The theatrical production of Sarafina that we saw this past weekend at Kenya National Theatre wasn’t a revival of the original live musical by South African playwright Mbongeni Ngeme which made it all the way to Broadway in New York.
Nor was it the film version of the original tale about that historic moment when in 1976 the youth of Soweto rose up and literally rocked the apartheid regime at its roots.
Nor was it even like the 2004 Kenyan interpretation of the original show, the cast of which came to see Nairobi Performing Arts Studio’s interpretation of Sarafina last Saturday night.
But what that version did was to take the actual history and set it in a context meant to make the story relevant both to the past and the present day when freedom is still “coming tomorrow” for many people of colour the world over, including in South Africa.
All four versions of Sarafina are grounded in the actual history of that moment when the children rebelled against apartheid and played a fundamental role in ultimately bringing down that oppressive racist regime. It was also grounded in the young people’s affection for their absentee anti-apartheid leader Nelson Mandela. Yet anyone watching the show over the last fortnight at KNT needed to recall that when the script was first shaped, Mandela was still in prison and apartheid was just as violently racist as it ever had been.
Plus the Soweto youth understood that being spoon-fed a curriculum fashioned by Afrikaners in their language was next to useless in the wider world, so their burning schools down was not just an act of resistance to the system. It was also a symbolic deed meant to show the State that what they wanted was a real education.
What was stunning about the NPAS production was its mixture of dreamy romanticism and violent realism. It was a mix that got impeded a bit by technical flaws, especially in terms of sound since there was a bit we couldn’t hear, either because the microphones were too far from the cast or the music overwhelmed the actors’ speech. The choral renditions of much-loved songs were excellent as was the choreography.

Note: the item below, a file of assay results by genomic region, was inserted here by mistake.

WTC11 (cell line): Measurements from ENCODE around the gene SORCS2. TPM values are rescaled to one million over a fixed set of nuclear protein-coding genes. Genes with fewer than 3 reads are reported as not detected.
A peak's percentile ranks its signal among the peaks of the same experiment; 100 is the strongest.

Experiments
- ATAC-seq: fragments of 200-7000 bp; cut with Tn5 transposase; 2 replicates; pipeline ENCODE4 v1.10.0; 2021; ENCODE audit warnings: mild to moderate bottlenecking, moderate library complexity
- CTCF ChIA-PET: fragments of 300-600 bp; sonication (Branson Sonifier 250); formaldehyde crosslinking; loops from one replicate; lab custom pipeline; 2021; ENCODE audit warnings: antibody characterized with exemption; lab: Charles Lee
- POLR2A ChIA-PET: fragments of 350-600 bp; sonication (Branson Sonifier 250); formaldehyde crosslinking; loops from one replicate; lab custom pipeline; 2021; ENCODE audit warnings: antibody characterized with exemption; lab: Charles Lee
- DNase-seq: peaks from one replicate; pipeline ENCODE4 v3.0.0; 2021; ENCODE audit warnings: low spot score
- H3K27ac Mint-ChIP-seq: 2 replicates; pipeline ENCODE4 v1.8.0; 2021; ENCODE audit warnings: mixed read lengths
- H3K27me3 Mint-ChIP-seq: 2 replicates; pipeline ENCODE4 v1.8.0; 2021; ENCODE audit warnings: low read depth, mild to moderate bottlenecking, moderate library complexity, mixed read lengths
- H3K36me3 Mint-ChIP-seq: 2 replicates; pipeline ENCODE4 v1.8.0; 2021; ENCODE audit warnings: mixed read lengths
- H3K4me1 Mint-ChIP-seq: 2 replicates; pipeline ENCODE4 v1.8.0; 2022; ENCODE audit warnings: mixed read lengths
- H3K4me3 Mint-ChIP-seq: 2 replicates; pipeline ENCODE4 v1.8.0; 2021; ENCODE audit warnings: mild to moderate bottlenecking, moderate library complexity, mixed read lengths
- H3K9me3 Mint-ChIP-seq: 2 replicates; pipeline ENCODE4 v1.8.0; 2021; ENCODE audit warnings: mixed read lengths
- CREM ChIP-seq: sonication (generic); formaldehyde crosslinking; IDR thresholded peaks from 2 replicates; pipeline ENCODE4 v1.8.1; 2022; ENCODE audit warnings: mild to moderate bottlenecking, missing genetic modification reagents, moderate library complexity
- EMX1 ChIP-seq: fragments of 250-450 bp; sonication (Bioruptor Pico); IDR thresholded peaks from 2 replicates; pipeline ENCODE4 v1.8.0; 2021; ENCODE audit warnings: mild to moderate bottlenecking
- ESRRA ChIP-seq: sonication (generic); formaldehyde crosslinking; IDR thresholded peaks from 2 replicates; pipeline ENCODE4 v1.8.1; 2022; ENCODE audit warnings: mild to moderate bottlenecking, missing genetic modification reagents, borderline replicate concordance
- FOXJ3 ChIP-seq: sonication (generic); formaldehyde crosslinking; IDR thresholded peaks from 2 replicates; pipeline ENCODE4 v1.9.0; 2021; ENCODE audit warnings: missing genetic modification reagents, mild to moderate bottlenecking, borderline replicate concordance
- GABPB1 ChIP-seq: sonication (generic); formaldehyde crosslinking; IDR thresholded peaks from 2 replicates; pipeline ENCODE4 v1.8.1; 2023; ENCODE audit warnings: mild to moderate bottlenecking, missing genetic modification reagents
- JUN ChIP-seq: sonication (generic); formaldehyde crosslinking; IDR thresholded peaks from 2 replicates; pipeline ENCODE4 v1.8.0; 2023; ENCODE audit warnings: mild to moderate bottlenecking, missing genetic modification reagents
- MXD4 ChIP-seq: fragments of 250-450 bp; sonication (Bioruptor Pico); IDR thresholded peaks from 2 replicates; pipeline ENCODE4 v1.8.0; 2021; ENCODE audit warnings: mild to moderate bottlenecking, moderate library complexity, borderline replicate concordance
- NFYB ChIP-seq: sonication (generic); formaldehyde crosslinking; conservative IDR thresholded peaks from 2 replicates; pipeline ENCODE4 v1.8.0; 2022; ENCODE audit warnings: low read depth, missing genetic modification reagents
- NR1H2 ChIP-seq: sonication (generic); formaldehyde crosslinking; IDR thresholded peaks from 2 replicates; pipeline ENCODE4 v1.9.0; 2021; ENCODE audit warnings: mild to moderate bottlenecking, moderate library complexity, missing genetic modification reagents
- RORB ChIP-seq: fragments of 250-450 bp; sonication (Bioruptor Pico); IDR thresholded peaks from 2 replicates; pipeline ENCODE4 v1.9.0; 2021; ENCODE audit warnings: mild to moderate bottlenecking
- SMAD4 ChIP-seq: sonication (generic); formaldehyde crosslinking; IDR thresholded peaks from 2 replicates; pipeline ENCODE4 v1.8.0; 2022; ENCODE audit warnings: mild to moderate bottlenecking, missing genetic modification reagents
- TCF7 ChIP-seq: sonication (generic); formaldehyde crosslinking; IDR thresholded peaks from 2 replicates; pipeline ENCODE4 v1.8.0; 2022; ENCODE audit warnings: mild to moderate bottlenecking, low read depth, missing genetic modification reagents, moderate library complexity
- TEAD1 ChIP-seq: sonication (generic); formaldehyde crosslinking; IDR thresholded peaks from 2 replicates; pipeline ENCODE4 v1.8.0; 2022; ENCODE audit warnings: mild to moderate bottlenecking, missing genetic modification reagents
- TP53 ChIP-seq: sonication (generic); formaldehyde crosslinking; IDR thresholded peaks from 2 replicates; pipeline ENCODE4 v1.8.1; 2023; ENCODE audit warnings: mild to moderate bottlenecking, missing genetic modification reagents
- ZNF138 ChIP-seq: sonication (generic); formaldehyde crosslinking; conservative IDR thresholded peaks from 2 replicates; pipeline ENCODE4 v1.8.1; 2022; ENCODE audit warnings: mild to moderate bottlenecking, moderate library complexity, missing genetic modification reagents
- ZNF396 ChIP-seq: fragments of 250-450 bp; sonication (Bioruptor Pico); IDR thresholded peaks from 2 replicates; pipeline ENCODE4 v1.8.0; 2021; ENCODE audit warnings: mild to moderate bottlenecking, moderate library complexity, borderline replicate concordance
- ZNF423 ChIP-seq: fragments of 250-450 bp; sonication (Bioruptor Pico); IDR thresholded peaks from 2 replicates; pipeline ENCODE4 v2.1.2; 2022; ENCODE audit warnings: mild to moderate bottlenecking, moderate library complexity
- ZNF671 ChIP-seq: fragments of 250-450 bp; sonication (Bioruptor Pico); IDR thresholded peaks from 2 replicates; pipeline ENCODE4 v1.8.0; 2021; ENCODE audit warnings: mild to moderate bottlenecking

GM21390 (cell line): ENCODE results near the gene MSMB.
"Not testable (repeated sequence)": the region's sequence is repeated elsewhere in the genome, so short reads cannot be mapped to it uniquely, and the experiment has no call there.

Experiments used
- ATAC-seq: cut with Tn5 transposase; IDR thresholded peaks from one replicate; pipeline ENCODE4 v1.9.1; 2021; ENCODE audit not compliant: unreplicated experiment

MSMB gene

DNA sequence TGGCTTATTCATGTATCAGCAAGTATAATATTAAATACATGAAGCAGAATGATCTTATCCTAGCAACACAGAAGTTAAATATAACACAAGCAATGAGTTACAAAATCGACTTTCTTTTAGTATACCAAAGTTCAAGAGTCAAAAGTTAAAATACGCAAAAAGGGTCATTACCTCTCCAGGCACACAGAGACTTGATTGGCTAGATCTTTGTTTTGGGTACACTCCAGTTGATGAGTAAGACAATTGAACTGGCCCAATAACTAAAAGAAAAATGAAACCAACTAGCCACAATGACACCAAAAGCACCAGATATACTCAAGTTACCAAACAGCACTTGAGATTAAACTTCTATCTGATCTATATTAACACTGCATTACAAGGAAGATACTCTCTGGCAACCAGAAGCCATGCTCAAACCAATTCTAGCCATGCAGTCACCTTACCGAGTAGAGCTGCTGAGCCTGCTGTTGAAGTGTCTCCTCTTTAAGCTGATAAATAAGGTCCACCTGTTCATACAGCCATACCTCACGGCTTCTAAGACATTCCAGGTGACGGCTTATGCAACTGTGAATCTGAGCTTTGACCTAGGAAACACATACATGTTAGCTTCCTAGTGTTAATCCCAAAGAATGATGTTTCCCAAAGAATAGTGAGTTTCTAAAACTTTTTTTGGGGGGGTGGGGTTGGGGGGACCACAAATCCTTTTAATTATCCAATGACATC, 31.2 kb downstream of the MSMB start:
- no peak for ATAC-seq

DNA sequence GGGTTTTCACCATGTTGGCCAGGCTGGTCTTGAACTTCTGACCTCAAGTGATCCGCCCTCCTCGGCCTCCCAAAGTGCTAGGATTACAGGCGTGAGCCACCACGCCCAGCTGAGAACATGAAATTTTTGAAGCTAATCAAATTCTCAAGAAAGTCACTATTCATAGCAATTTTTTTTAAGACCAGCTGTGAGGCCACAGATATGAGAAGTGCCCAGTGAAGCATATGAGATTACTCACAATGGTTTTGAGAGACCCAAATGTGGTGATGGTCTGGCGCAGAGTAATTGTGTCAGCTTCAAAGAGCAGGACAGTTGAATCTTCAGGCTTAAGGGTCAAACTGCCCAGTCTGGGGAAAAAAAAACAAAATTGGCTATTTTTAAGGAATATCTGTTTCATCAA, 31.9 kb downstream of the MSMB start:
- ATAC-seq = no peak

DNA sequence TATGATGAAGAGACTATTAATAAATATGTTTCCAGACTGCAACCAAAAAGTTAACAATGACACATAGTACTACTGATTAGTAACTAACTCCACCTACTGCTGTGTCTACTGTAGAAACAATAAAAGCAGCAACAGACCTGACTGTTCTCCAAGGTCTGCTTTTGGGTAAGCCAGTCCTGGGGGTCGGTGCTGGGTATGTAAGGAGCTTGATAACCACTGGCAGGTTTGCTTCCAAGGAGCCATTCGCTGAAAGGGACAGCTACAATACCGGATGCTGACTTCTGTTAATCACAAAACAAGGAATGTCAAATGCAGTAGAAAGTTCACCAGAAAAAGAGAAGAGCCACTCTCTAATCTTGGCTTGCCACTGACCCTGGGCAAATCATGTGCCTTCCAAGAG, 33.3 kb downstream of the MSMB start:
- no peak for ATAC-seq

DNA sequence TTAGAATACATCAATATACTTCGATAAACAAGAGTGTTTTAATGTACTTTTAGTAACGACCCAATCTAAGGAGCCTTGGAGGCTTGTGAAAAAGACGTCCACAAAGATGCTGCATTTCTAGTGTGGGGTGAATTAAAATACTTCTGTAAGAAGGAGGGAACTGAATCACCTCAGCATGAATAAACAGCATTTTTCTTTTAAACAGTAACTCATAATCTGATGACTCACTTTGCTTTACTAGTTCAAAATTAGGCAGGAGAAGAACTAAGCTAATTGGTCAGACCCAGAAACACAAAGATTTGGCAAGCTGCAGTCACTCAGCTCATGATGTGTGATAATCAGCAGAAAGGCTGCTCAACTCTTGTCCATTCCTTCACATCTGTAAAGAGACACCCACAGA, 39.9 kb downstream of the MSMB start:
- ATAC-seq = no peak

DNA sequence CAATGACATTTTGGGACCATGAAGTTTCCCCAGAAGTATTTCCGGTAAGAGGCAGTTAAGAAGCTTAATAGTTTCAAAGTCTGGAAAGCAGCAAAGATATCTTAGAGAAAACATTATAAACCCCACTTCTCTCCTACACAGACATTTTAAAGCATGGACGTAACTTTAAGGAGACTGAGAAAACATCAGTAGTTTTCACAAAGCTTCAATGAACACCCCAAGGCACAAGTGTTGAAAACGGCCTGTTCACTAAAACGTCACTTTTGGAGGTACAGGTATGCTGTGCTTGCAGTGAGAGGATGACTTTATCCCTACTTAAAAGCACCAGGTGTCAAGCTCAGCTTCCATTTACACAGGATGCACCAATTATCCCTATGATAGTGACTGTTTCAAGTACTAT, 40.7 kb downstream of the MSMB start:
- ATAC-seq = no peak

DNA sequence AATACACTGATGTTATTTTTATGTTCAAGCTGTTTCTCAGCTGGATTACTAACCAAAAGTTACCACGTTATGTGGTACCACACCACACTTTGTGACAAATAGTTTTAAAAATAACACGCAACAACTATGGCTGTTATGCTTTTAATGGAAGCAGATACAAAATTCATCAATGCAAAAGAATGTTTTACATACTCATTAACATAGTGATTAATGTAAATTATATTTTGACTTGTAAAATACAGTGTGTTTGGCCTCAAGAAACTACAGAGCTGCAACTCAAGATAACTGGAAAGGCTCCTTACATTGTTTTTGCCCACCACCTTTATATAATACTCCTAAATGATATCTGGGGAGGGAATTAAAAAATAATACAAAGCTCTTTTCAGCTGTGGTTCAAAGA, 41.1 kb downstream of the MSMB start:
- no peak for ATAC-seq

But parents should have been advised not to bring their babies to this show since it was far more violent than anticipated and children (in the front rows especially) loudly complained.
Director Stuart Nash clearly went for realism when he allowed the “Torturer” (Gilad Millo) to literally water-board Teacher (Mkamzee Mtawali) on stage. Indeed, with the children in the audience, I too was scared for the actor’s health and safety since the “home guard” equivalents appeared painfully powerful. Plus the riots resulted in actual “murders” on stage, which was disturbing not only to the Torturer who took revenge for his lackey Saboti’s (Patrick Oketch) murder by “killing” Teacher and several student leaders as well as torturing Sarafina before our eyes.
For me what made those painful performances both poignant and powerful came at the end of the show when cast members stood up and recited moments in history that reflected on people’s resistance not only to the racism of the apartheid regime but to the racism that still oppresses people of colour worldwide as for instance, when neo-Nazis and other white supremacists preach hate speech in this day and age.
So while the NPAS production of Sarafina was radically different from what audiences might have expected, its message resonates much further than anticipated since the formal system of apartheid may be gone, but the challenge of achieving racial equity is still alive and apparent to this day.
That is why one must appreciate the sacrifices that not only Mandela made (celebrations of the centenary of his birth were thoughtfully timed to coincide with the NPAS show), but also the selfless sacrifices that the courageous youth of Soweto made.
That was for me the resounding message of this truly memorable production of Sarafina.
The good news is that the show is likely to come back to Kenya Cultural Centre quite soon.
Many thanks to KCC for producing this original interpretation of the South African modern classic.